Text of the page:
There was a time in my life when I was swimming in friends. Don’t get me wrong, I was never what you’d call “popular,” but once upon a time, it wouldn’t have been strange to find a group of a dozen or so of us sprawled out in someone’s living room. We were loud and effervescent, wild and impulsive, giddy and hopeful.
Finding someone to hang out with was as simple as calling down the hall or hopping on our bike or in a cab. Watcha doing?, someone would ask. Nothing was nearly always the reply.
These days that question would be met with a literal laundry list of chores and responsibilities. The idea that we would have “nothing” to do is damn near laughable in its absurdity.
Spontaneity? What’s that?
Getting together requires days, weeks or even months of planning. And even then it feels chaotic and a little guilt-ridden, like we’re shirking some responsibility or inconveniencing someone because we dare to sneak away for some (much needed) time with friends.
These days, friendship is quieter. Softer. Deeper.
And in some ways, it’s hard.
When we’re younger, friendship is as simple as walking across the hall or picking up the phone to say, “I’ve got wine, and I’m coming over.” I miss those days. I miss the way conversations could stretch lazily for hours because we had nowhere to go and nothing to do. I miss the way we borrowed shoes and makeup and bras without a second thought. I miss standing dates to watch 90210. I miss the ease of friendship back then.
Now that our lives are bigger and fuller, with partners and kids relying on us, friendship sometimes falls to the back burner. It feels harder to maintain. Because those last minute wine nights aren’t so easy when you’ve got dinner burning on the stove, 3rd grade math homework to contend with, and a 5 a.m. wake-up call the next morning.
So our friend group shrinks a bit. Because it has to.
And it changes because we change. We grow up. We grow into ourselves. Life hands us a shit ton of lemons and we make the best lemonade (or vodka lemon drops, depending on your preference) we can. But in the process we become different people. Our priorities change. We realize that the person we were back then isn’t the person we really are, or the person we want to be.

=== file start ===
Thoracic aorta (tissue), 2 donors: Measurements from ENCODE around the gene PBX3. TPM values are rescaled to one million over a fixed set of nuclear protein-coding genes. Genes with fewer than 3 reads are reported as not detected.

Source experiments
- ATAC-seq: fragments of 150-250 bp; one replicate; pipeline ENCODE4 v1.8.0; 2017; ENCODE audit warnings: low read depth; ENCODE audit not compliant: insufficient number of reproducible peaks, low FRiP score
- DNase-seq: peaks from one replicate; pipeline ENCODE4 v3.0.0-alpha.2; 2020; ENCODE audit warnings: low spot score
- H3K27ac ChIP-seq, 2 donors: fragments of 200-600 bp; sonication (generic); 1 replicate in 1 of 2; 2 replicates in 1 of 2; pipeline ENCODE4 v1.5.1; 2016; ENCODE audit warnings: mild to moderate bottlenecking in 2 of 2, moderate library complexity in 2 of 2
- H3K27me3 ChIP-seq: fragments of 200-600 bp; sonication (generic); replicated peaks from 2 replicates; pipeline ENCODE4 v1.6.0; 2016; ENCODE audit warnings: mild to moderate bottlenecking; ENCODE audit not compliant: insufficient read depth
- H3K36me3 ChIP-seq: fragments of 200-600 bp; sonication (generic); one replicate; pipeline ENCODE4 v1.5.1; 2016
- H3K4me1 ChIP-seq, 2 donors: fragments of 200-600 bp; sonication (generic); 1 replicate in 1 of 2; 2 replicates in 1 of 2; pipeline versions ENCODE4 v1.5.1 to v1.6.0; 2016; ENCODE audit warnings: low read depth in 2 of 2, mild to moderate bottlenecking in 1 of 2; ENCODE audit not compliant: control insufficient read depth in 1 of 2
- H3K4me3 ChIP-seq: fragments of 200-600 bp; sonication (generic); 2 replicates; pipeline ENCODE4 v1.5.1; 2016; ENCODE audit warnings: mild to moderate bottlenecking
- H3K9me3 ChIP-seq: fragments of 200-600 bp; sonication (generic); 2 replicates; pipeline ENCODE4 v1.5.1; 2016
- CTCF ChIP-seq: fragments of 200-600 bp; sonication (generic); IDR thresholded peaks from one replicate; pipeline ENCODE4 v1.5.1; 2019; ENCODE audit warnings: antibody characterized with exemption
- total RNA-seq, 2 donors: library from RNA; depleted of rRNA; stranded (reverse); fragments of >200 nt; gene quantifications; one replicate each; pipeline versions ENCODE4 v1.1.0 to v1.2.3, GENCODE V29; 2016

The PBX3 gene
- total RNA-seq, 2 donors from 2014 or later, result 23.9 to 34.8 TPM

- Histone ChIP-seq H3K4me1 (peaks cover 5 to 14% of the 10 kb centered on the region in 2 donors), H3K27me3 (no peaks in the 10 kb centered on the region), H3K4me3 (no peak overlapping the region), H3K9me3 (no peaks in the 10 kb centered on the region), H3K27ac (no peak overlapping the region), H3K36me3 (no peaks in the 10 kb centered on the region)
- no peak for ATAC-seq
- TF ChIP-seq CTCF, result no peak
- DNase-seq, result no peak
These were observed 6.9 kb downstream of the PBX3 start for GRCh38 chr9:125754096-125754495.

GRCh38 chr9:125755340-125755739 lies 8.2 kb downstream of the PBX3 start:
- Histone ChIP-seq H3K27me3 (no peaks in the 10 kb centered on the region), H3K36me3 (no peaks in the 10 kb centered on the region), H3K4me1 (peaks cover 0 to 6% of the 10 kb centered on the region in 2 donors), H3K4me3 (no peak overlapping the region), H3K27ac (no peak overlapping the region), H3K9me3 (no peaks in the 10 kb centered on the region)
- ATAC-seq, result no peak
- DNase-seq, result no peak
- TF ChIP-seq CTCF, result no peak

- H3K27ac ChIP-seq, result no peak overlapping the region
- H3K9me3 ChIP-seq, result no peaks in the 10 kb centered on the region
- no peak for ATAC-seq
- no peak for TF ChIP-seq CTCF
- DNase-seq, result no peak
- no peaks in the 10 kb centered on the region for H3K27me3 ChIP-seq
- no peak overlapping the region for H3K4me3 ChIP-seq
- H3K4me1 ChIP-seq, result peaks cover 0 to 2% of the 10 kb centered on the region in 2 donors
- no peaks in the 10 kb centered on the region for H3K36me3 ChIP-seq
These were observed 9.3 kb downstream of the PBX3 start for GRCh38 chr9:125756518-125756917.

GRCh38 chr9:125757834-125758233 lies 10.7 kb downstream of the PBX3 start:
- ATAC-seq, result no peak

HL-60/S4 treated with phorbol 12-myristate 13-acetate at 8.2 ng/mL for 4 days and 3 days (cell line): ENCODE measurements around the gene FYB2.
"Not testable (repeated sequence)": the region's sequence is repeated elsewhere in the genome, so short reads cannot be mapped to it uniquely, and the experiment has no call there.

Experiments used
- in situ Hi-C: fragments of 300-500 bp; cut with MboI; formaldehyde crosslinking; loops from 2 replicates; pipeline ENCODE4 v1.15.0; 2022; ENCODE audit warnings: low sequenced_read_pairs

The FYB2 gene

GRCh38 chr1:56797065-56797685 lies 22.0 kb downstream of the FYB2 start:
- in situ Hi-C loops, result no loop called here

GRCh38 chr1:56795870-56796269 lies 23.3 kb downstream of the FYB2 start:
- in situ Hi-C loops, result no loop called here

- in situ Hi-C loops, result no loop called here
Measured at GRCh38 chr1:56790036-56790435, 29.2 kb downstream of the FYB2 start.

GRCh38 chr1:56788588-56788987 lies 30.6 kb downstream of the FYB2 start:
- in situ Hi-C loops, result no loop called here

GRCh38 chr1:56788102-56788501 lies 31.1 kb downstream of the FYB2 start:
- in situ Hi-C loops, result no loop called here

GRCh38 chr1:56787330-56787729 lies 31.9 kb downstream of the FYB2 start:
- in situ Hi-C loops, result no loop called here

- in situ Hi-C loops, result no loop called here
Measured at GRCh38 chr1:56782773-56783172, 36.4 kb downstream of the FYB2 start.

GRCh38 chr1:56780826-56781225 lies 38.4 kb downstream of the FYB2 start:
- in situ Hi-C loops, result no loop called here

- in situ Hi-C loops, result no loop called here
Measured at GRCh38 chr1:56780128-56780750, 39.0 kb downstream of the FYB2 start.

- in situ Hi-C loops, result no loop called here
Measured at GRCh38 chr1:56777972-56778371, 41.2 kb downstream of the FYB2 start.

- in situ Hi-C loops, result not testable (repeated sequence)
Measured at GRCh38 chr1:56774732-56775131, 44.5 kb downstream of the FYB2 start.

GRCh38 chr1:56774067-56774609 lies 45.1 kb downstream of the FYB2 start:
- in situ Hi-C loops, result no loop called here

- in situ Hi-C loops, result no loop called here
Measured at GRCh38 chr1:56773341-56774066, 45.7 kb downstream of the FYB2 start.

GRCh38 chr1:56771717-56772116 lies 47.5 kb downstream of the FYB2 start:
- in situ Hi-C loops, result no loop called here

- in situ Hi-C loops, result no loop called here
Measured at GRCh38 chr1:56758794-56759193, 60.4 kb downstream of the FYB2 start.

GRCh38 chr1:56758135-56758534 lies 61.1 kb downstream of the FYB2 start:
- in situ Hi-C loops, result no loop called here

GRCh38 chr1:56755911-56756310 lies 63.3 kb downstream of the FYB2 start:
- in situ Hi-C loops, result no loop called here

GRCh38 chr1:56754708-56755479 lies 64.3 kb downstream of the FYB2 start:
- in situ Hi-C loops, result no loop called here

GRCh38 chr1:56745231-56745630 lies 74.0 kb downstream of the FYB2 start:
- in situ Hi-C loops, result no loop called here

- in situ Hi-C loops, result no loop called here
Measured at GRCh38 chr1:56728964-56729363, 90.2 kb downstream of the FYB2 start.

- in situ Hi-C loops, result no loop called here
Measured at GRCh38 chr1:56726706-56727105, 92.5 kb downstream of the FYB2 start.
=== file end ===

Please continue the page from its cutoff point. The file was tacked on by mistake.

Our tolerance for bullshit gets lower and lower, and realize that we’ve got no room for fake friends. We want the real deal or nothing at all.
Sometimes that can feel lonely, especially when those real deal friends aren’t across the hall (or even across town) anymore.
But you know what?
I don’t want buckets of half-ass friends.
I want friends who I can cry with and share my big fears and wild dreams and they won’t tell me I’m being “ridiculous.”
I want friends who know why I need to bail from the party before 10 p.m. and won’t give me shit about it.
I want friends who remember who I was back then, but know who I really am now.
I want friends who I can be real and raw with, who won’t get uncomfortable and turn away when things get kinda awkward or ugly.
I want people in my life who notice when I go silent for a while because life gets overwhelming and confusing and I’m too exhausted to explain how I’m too exhausted.
I want friends who know that Peanut Butter (not caramel, peanut butter) Twix bars make everything a little bit better.
I want friends who will invite me (and my loud-ass kids) over for pizza when my husband is out of town.
I want friends who will ask how are you REALLY doing? — and who will stare me down when I say “fine” because we all know things are never just “fine” and then they’ll patiently listen to my answer before telling me how they are really doing without once saying “fine.”
I want people who I can laugh until I cry with, and cry until I laugh with. People who I can talk to about the shitstorm that is raising tweens and teens. People who I will understand when I tell them, “I cried in my car in the driveway today” and nod because they probably cried in the bathroom or on the commute home from work.
I want friends I can call to pick up my kids from basketball practice when I’m running late, friends who will ask me to feed their fish while they’re out of town.
I want friends who will send me chocolates after my dog dies. Friends who can call me from the doctor’s office after they get bad news about a lump they found. Friends who I can share a plate of nachos with while we talk about absolutely nothing at all.
I want people who are honest enough to talk me out of doing stupid shit that I’ll regret, and brave enough to ride along on the wild adventures I might regret if I don’t do.
I want friends who are real and true and actually give a damn about what happens to me because they know that I am real and true and absolutely give a damn about what happens to them.
I don’t want buckets of lukewarm, half-ass or fake friends.
I want the real deal.
Nothing more, nothing less.